Naiks and that these had been entered in the accounts of Government as
Saranjani or as held for service and that the lands had been held from re- mote
time on the condition of service though probably the service rendered had never
been anything more than a general obligation. In paragraph 5 he suggested that
the alienations should be treated as service inams. By the Government
resolution dated August 19, 1902, the suggestion of the Commissioner was
accepted. In pursuance of this resolution, sanads were issued to the ancestors
of the respondents in 1904. The sanads provide as follows :- "Whereas the
village Dharde-digar in Taluka Kalyan in Nasik District has been entered as
inam in the accounts of the village for the year 1900-1901.
Name of the Whole village holder number of
the lands Kalu Laxman Whole village xx xx xx It is hereby resolved as follows
The said village will be continued as inams for service for political reasons
by the British Govt. on the conditions mentioned below "1. The said grant
will be continued from generation to generation with the male lineal
descendants (these include the adopted issue for whose adoption the Government
have granted permission) in the male line of the person who was the holder on
the 1st day of the month of January 1901.
If there is not alive a male lineal
descendant in the male line of the holder of the said grant, the said grant
will be discontinued till the Government will proclaim their in- tention. Then,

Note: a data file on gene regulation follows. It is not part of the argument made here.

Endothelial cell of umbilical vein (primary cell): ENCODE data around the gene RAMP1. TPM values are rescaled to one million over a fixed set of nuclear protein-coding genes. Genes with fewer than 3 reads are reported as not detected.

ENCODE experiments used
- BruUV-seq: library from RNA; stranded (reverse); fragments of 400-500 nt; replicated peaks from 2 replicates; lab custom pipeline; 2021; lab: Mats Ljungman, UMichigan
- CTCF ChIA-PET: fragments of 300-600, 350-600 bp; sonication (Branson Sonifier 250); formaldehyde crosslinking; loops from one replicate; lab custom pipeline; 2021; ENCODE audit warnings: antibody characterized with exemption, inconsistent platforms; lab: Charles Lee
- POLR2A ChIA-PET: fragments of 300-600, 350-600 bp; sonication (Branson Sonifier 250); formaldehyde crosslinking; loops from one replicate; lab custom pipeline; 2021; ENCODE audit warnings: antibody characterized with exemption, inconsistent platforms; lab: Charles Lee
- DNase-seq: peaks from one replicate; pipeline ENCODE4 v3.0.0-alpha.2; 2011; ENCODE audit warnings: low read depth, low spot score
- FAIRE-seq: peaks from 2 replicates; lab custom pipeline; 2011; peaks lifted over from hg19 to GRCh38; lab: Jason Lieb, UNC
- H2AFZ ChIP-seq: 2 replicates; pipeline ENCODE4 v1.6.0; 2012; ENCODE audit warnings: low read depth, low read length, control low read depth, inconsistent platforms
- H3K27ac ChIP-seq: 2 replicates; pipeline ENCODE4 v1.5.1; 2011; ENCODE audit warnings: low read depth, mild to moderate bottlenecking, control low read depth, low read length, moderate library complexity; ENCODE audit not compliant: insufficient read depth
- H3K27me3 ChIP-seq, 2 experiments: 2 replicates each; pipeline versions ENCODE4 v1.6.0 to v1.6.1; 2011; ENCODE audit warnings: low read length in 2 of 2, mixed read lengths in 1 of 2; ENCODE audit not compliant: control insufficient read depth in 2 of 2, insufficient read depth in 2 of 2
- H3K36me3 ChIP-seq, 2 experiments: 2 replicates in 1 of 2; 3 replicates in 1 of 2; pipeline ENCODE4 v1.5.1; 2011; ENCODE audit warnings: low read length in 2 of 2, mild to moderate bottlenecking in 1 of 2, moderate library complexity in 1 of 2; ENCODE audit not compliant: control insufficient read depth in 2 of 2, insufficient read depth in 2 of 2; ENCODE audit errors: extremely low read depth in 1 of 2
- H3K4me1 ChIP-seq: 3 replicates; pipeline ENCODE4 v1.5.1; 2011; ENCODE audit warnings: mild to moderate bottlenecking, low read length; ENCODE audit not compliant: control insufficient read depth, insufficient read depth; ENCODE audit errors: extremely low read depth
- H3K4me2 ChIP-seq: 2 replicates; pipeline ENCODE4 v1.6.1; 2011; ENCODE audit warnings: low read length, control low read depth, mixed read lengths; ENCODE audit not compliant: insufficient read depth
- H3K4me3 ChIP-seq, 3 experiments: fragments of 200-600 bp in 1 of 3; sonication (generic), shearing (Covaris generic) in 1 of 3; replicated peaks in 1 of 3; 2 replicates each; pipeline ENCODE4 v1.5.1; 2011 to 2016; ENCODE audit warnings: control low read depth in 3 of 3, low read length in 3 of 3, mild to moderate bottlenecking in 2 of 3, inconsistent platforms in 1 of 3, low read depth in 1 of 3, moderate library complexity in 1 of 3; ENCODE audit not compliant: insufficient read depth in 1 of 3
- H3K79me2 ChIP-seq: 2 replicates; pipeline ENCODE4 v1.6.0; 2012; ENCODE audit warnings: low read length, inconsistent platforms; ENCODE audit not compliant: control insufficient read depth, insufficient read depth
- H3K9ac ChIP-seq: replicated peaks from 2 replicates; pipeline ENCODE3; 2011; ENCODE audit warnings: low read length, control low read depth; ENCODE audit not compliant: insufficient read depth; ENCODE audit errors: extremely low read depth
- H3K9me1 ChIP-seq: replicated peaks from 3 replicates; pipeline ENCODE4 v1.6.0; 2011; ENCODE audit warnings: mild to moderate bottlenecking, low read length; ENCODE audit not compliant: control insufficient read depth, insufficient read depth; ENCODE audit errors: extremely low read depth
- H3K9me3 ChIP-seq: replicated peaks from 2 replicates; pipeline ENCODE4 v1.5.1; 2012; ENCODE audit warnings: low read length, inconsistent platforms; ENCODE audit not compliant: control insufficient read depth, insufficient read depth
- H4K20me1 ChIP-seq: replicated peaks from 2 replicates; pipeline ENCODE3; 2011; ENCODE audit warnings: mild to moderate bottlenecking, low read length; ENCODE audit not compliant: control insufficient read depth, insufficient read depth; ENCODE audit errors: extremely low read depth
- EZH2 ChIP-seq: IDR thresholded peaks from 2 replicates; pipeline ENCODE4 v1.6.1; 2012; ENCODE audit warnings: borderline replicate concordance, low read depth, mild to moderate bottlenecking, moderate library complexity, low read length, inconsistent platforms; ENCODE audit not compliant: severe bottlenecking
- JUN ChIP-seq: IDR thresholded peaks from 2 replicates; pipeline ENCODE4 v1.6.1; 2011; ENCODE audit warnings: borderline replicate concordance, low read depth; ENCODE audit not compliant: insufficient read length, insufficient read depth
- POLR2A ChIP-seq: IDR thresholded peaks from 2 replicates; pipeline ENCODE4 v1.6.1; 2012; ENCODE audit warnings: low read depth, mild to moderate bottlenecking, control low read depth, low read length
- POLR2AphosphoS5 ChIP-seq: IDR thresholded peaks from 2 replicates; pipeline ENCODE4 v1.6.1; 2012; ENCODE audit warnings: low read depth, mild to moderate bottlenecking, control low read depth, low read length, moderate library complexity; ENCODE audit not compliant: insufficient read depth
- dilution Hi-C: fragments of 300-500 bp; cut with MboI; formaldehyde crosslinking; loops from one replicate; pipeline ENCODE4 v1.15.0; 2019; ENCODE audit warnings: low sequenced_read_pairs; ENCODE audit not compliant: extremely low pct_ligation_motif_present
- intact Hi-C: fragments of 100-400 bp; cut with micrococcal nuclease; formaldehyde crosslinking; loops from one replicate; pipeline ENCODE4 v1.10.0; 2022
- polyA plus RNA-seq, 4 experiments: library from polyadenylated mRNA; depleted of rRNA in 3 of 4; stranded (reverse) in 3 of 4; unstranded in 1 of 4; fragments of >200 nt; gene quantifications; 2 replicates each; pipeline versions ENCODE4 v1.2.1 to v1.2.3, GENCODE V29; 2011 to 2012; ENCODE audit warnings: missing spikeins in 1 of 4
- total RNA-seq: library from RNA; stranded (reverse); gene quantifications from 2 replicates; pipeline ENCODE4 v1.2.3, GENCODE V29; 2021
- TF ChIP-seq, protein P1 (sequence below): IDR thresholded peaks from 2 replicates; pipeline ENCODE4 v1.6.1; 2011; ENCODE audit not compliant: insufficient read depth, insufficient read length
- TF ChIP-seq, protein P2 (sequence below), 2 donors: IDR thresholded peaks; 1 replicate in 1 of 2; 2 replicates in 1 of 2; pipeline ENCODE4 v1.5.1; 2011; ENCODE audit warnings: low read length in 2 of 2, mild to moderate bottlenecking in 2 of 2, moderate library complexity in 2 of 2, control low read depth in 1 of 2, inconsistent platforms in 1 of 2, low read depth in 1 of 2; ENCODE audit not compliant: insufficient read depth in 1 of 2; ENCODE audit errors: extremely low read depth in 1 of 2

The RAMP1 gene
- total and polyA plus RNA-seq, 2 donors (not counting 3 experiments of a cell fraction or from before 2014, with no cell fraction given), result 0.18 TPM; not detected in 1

it will be in the discretion of the Government to acknowledge a reversioner, as
they think proper or to forfeit the whole or part of the grant.
2. The holder of the said grant from time to
time shall render such service as the Collector of the District and Magistrate
and his Assistant may order from time to time appropriate to the grant and
amount under this Sanad. And he shall pay to the Government regularly the
amount of judi or other taxes which have been mentioned as above as payable to
3. The said grant shall be continued subject
to the following conditions, that is, the holder who is entitled to hold the
grant from time to time shall- (1) Behave with British Government honestly and
(2) He shall not be proved to be a robber or
a harasser of travellers or as having assisted in such matters.
(3) He shall assist the officers of the
Government in the matter of keeping the peace, and (4) He shall not alienate
the said inam or any portion of the income of the said inam in any way by
mortgage or otherwise. The said village is being held subject to the terms (1),
(2)_or (3). If any of the said conditions are contravened in any way the said
grant will be liable to be forfeited to Government or to be attached by
Government for so long as it may deem proper.
The sanad has been granted by the Secretary
of State, for India in Council, after reserving to himself all rights which he
has to all mines and minerals and all powers for working and exploring them as
he likes." Ultimately, the question to be asked and answered is whether
the grants had the effect of conveying right in property and whether their
abolition has the effect of extinguishing or modifying rights in the property.
The object of the grants appears to have been
not so much to provide remuneration for services which were being rendered or
which were to be rendered as to settle the Bhils on lands so as to induce them
to give up their predatory anti-social activities. This would suggest that the
grants were intended to be of the soil and not to provide remuneration for any